When more than 3,000 sustainable and organic farmers get together in one place, amazing things can happen.
I spent last weekend at the Midwest Organic and Sustainable Education Service conference — aka MOSES. From its quiet beginnings in 1990, the MOSES event has grown into the largest organic farming conference in the country. The annual gathering in La Crosse, Wisconsin has become a mainstay of Midwest sustainable ag innovation, skill-sharing and community-building.
PAN has been coming to MOSES since we opened our Midwest office in 2012 — and compared to the farmers who have been coming for 26 years, we’re the new kids on the block. But everyone, newbies and experienced farmers alike, seems to leave the conference feeling nourished and energized. I know I did.
Drift on the agenda
Sitting behind our PAN table, I chatted with dozens of farmers about PAN’s work to change pesticide policy in the Midwest. Many of those conversations turned, sooner or later, to pesticide drift. When one farmer started to tell me about his concerns about drift, I asked him the same question I asked in many of these conversations: “Are you surrounded by conventional ag?” He paused and tilted his head curiously at me before he said, “Who isn’t?”
With the controversial approval of new herbicide-resistant GE crops from Dow and Monsanto, farmers who grow fruits, vegetables or non-GMO crops in the Corn Belt are more concerned than ever about drifting pesticides. The newly approved seeds are designed to be paired with 2,4-D and dicamba, two old and drift-prone herbicides whose usage will skyrocket in the coming years as these crops go into the ground. These new GE crops are a major problem on the horizon, and while our federal decisionmakers have kept their heads in the sand, Midwest farmers who grow sensitive crops have wasted no time educating themselves on the issue.
On the third day of the conference, I led a workshop on pesticide drift together with Paul Dietmann of Badgerland Financial. Paul is a farm finance expert who has helped farmers document financial damages caused by drift. I talked about PAN’s efforts to stop USDA and EPA from approving new GE crops, and shared tips for how farmers can respond if drift happens.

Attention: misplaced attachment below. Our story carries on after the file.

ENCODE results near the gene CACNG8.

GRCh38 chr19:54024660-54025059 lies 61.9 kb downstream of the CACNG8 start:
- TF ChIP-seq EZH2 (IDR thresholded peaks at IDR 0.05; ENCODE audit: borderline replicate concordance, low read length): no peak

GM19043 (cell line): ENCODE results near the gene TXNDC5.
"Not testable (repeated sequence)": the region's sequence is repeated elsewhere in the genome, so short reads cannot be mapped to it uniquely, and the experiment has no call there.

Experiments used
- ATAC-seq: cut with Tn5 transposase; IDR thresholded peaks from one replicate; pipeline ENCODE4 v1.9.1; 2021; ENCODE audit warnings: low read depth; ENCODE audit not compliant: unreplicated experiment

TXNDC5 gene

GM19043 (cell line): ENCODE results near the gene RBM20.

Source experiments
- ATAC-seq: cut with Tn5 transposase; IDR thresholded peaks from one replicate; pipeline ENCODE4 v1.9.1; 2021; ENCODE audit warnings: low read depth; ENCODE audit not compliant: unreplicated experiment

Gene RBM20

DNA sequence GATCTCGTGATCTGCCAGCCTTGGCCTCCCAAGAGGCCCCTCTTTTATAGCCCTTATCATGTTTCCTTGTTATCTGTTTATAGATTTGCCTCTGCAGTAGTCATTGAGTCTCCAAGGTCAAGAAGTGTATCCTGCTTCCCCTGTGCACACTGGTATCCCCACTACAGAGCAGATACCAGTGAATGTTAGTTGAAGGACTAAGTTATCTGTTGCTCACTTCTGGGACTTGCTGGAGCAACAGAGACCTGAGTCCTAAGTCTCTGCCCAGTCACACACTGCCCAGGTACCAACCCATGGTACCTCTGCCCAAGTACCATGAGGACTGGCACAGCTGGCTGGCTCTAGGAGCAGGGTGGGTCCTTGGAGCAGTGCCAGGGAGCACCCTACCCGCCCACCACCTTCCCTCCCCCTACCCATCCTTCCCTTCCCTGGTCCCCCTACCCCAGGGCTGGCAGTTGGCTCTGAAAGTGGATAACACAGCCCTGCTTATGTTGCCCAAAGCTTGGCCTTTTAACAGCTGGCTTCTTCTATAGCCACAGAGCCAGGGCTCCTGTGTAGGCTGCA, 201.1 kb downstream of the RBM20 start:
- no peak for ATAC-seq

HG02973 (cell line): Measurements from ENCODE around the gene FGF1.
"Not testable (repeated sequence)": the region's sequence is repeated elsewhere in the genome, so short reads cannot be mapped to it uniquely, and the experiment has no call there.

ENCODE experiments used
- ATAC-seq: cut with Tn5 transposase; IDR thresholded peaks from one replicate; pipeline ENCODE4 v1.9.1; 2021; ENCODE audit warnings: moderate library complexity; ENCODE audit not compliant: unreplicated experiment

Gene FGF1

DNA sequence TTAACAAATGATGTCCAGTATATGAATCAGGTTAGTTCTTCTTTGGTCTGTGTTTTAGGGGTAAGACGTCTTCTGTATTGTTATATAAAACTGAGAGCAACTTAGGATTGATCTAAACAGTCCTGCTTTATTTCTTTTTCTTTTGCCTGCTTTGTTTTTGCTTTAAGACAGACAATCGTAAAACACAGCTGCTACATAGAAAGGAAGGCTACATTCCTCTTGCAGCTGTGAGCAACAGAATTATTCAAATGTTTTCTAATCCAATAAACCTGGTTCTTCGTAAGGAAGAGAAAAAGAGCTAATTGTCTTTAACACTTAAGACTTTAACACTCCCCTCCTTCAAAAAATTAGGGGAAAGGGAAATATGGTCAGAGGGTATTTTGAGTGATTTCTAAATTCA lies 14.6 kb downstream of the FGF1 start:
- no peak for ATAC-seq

As I talked with farmers and other rural residents who live near pesticide-intensive agriculture, the commonalities in their stories stand out. I heard time and again that pesticide drift is a fact of life — unacceptable, but not unexpected. And speaking out about drift can lead to backlash and isolation in local communities.
Breaking the silence about drift is serious business, and it’s powerful when farmers who are concerned about drift connect with each other — like they did during our workshop at MOSES. Questions and ideas bounced around quickly: Do buffers do enough to protect my crops? Even if I get compensated for a drift incident, what about the long-term effects on soil and biodiversity? How do we stop playing defense with bad USDA decisions and move towards the food and farming system we really want?
There were more questions than answers, but the questions pave the way for progress, as people realize that they aren’t alone and that together they can speak up and call for better protections from drift.
A whirlwind of solutions
In addition to drift, soil health was front and center at MOSES. It’s only fitting, since 2015 is the International Year of Soils. From the pre-conference “Organic University” to informal conversations over lunch, the benefits of building soil health were on everyone’s minds.
I’ve learned from PAN’s staff scientists that healthy soil is one of the building blocks of agroecology. Agroecology is the science behind sustainable agriculture, and is rooted in the idea that farming systems are more resilient when they work with on-farm ecosystems instead of against them.
For sustainable and organic farmers, this is common sense. At MOSES, the question isn’t whether or not to focus on soil health, but how to do it most effectively — and the ideas flowed freely.
Farmers are investing in below-ground biodiversity to reduce soil erosion, crowd out pests and disease, and increase overall resilience to crises like droughts, floods and climate change. The farmer-centered research and experimentation that was on display at MOSES is just what policy-makers should be supporting with funding for research and on-farm implementation.
One conference presenter joked at MOSES that here in the Midwest we have four seasons: spring, summer, fall, and farm conference season. I’ve made the rounds to a handful of farmer gatherings in the past month, including the Immigrant and Minority Farmer’s Conference, the Sustainable Farming Association's annual meeting and the Indigenous Farming Conference. At each of these events, I’ve been reminded of something we know for sure at PAN: small-scale, sustainable and organic farmers are paving the way to a new food system.
Leaving MOSES, I’m feeling hopeful about our work to build a better food system — because when we come together, our solutions are more powerful than the false promises of the Big 6.